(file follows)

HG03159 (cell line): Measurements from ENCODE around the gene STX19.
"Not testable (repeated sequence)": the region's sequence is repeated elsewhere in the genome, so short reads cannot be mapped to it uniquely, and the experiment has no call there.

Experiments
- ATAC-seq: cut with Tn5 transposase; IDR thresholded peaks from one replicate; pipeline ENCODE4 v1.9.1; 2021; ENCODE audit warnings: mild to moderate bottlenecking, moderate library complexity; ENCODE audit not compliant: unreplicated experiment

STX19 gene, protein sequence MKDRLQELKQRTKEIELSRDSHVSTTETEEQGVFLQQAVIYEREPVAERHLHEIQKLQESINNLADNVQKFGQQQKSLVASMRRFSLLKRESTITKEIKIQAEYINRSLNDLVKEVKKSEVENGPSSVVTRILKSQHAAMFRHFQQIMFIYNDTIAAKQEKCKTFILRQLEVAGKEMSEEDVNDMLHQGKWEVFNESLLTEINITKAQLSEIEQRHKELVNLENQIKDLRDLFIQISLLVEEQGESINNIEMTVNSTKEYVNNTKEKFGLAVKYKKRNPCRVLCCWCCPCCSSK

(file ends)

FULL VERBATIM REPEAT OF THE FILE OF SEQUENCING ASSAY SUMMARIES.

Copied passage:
HG03159 (cell line): Measurements from ENCODE around the gene STX19.
"Not testable (repeated sequence)": the region's sequence is repeated elsewhere in the genome, so short reads cannot be mapped to it uniquely, and the experiment has no call there.

Experiments
- ATAC-seq: cut with Tn5 transposase; IDR thresholded peaks from one replicate; pipeline ENCODE4 v1.9.1; 2021; ENCODE audit warnings: mild to moderate bottlenecking, moderate library complexity; ENCODE audit not compliant: unreplicated experiment

STX19 gene, protein sequence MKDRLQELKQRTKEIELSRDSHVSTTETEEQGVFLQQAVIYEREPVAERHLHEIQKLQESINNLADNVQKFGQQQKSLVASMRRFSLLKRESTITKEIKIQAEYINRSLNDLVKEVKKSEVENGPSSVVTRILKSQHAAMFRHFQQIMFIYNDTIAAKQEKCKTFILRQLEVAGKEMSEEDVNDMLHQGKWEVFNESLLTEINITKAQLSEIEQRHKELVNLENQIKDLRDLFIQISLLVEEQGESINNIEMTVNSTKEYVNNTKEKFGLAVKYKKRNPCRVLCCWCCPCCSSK